The Gospel of Judas, Papyrus.

GNOSTICISM. A complex religious movement which in its Christian form came into prominence in the 2nd cent. With its origins in trends of thought current in pagan circles, Christian Gnosticism appeared first as a school of thought within the Church; by the end of the 2nd cent. the Gnostics had mostly formed separate sects. Different forms were developed by particular teachers, such as Valentinus, Basilides, and Marcion, but some features are common to the movement as a whole[:]

[1] A central importance was attached to ‘gnosis’ , the supposedly revealed knowledge of God and of the origin and destiny of mankind, by means of which the spiritual element in man could receive redemption.

[2] The source of this special ‘gnosis’ was held to be either the Apostles, from whom it was derived by a secret tradition, or a direct revelation given to the founder of the sect.

[3] Gnostic teaching distinguished between the Demiurge or ‘creator god’ and the supreme, remote, and unknowable Divine Being.

[4] From the latter the Demiurge was derived by a series of emanations or ‘aeons’. It was he who was the immediate source of creation and ruled the world, which was therefore imperfect and antagonistic to what was truly spiritual.

[5] But into the constitution of some men there had entered a seed or spark of Divine spiritual substance, and through ‘gnosis’ and the rites associated with it this spiritual element might be rescued from its evil material environment.

[6] The function of Christ was to come as the emissary of the supreme God, bringing ‘gnosis’.

[7] As a Divine Being He neither assumed a properly human body nor died, but either temporarily inhabited a human being, Jesus, or assumed a phantasmal human appearance.

Until recently the anti-Gnostic writers were the main source of information. In 1945—6 a collection of Coptic texts was found at Nag Hammadi in Upper Egypt. It comprised over 40 treatises, all but two pre­viously unknown. They vary widely in date and style; some are thought to date from the 2nd cent. or earlier, though the actual copies are not earlier than the 4th cent. Most of the items are superficially Christian and display Gnostic tendencies in varying degree. They include the so-called ‘Gospel of Truth’ (see Evangelium Veritatis) and the ‘Gospel of Thomas’.


LEO D. DAVIS, S.J. The First Seven Ecumenical Councils, (325-787), Their History and Theology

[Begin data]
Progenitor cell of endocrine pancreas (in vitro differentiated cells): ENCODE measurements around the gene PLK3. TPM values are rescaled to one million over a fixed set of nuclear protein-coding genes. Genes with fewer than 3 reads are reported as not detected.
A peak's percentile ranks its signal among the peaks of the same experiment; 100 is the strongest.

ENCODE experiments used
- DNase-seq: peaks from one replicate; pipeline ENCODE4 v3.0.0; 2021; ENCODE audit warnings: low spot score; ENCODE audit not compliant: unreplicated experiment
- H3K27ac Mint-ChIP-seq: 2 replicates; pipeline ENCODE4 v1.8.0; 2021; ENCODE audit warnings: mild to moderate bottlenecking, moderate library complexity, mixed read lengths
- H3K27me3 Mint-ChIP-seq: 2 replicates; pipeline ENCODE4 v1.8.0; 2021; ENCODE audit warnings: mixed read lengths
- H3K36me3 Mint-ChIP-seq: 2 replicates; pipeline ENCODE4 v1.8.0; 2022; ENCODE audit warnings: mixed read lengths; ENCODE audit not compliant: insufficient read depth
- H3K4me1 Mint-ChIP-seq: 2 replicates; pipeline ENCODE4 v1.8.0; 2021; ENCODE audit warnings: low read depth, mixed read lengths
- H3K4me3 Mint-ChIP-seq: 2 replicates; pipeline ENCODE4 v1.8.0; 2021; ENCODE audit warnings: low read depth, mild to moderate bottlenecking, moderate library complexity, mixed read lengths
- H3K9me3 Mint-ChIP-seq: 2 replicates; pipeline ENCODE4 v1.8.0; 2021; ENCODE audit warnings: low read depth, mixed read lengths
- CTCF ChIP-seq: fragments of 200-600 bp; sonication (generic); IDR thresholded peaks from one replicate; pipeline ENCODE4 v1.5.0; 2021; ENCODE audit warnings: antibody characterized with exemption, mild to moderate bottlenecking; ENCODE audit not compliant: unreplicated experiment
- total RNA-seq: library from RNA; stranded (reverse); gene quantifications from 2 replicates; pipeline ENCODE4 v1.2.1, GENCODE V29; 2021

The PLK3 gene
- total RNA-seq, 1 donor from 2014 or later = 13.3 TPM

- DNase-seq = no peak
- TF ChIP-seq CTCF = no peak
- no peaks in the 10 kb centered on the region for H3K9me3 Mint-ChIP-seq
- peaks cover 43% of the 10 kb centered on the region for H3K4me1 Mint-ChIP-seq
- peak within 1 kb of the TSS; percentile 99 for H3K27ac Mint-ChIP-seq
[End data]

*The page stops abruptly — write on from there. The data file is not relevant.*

2.1.2.  Gnosticism]

[...] THE Valentinians, followers of Valentinus who taught at Rome and Alexandria in the mid-second century, to resolve the ancient Greek problem of the one and the many, began by postulating

a supreme Father, unbegotten and perfect, who had by his side Silence, the thought of the Father.

From this primal couple, Mind and Truth, Word and Life, Man and Church flow out successively, by a process akin to that whereby thought proceeds from mind or desire from will.

From this first group of eight proceeds in turn a group of ten

and then another of twelve,

so there are at last thirty divine entities or aeons, half of whom are male, half female, forming the divine order or pleroma and bridging the abyss between the single source and the realm of multiplicity.

But the lowest of the thirty aeons, Wisdom, yearns illicitly to understand the Father and thus gives birth to Desire. In order to rectify this primal disorder, Mind and Truth produce Christ and the Holy Spirit to instruct the aeons about their proper relation to the Father. Formless Desire, offspring of Wisdom, meanwhile gives rise further to matter and psyche, whereupon Christ impresses form upon Desire who then gives rise to spirit or pneuma. Wisdom then proceeds to fashion the Demiurge or Creator, equivalent to God of the Old Testament, out of psychic substance. From matter and psyche, the Demiurge forms heaven and earth and the creatures inhabiting it. Among these creatures, the Demiurge fashions carnal man and breathes into him his own psychic substance. But Desire secretly plants spirit as well into certain men. This spiritual element yearns for the Father, and salvation consists in liberation of spirit from the lower psychic and carnal elements of the human constitution to ascend to the Father. The Savior Jesus provides the means of salvation through his revelation of the workings of the system. Merely carnal men, however, cannot be saved; psychic men can be saved with difficulty through knowledge and imitation of Jesus; spiritual men need only apprehend the teaching of Jesus to be saved.

All of this fantastic system is supported by an equally fantastic exegesis of the Scriptures where it is regarded as lying hidden. Irenaeus of Lyons (fl. 180) provided an example of this sort of exegesis; he said, according to the Gnostics, the thirty aeons are signified by the thirty years of the Lord’s hidden life; the group of twelve aeons, by the fact that Jesus at the age of twelve disputed with the doctors of the Law in the temple; the group of eighteen aeons, by the eighteen months which Jesus supposedly spent among His disciples after His resurrection. As Lonergan observes, this system is related to theology as alchemy to chemistry or legend to history.


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